Israel hopes to increase export revenues from water technologies to 2 billion US dollars by 2010. The Israeli government has just launched a program to maximize technical knowledge of desalination, water purification, irrigation systems, water treatment, reclaimed water, water security, and water infrastructure.

Given the increase in global water scarcity, Israel is one of many entities ready to step into an open-economic playing field to double their dollar in the field of water technologies.

This report, Growing Markets for Water and Wastewater Technologies, issued by BCC Research, likely explains markets available for growth in the water technology sector, but specifics of the report are not known because I could not afford to pay the $4850.00 to purchase a copy (yes, the water technology industry must be growing…). However, one of the report highlights states:

The expenditures for municipal water and wastewater applications were $8,066 million in 2005, $9,575 million in 2006, and $11,290 million in 2007. They are expected to grow at compound annual growth rate (CAGR) of 22.2% and reach $39,709 million by 2012.

We can apply the economic model of supply and demand very clearly to the water scenario. As demand for water increases, the price of water (water technologies, etc.) on the world market will also increase. Consequently, there will be an accrual of entities hoping to profit on the commodity of water, alas we are seeing such happening presently.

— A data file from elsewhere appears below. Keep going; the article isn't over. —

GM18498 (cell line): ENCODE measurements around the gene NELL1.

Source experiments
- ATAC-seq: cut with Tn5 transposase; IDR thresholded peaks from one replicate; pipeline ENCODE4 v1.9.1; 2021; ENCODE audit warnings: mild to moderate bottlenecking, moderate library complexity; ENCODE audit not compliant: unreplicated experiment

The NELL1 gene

Author’s Postscript: This post highlights global water technology markets and Israel’s current standing in such world markets. However, there are many critical water issues relating to Israels continued occupation of Palestinian territories in areas of the region with greater access to water.

Additionally, Israel maintains water technology, yet continuously fails to supply Palestinians with assistance for development of water infrastructure or access to reliable water supplies.  In the near future, I will attempt to address these issues.

New Water Financier Scopes Markets in Gulf, India, and China

economy, water privitization

A large Saudi Company, among others, is staking it’s claim in the burgeoning enterprise of water investments. According to Arabian Business On-line, the joint venture is formed of two companies from Bahrain and Saudi Arabia. Starting with a minimal sum of $50 million dollars, the company has plans to finance water projects in arid areas such as the Gulf region, India, and China. The choice of these areas, where water is in great demand, could provide a surplus of business ventures for the new company, Moya. Nahed Taher, CEO of Moya, states:

“The demand for water in emerging markets is growing rapidly and the Gulf, India, and China are among the major markets that I want to be in,” said Taher.

“The demand elasticity for water is minimal hence no matter what the cost of water becomes, the demand level is always stable which makes water projects good ones to finance,” added Taher.

As parasitic as the above-quote does sound, capitalising on water has become commonplace, and, seemingly, is proving to make for a profitable endeavor.

It is not clear whether Moya intends on privatizing operating entities for water purveyors (British Model) or financing construction of such facilities (French Model).

However, privatization as a model for managing water supplies has been consistently problematic in the past. Examples of such problems include degraded water quality, unstable supply systems, excessive prices for water, and extensive public debt.

In summary, it is difficult to understand the commercialism of basic needs, and why a public resource such as water is not a guaranteed basic human right.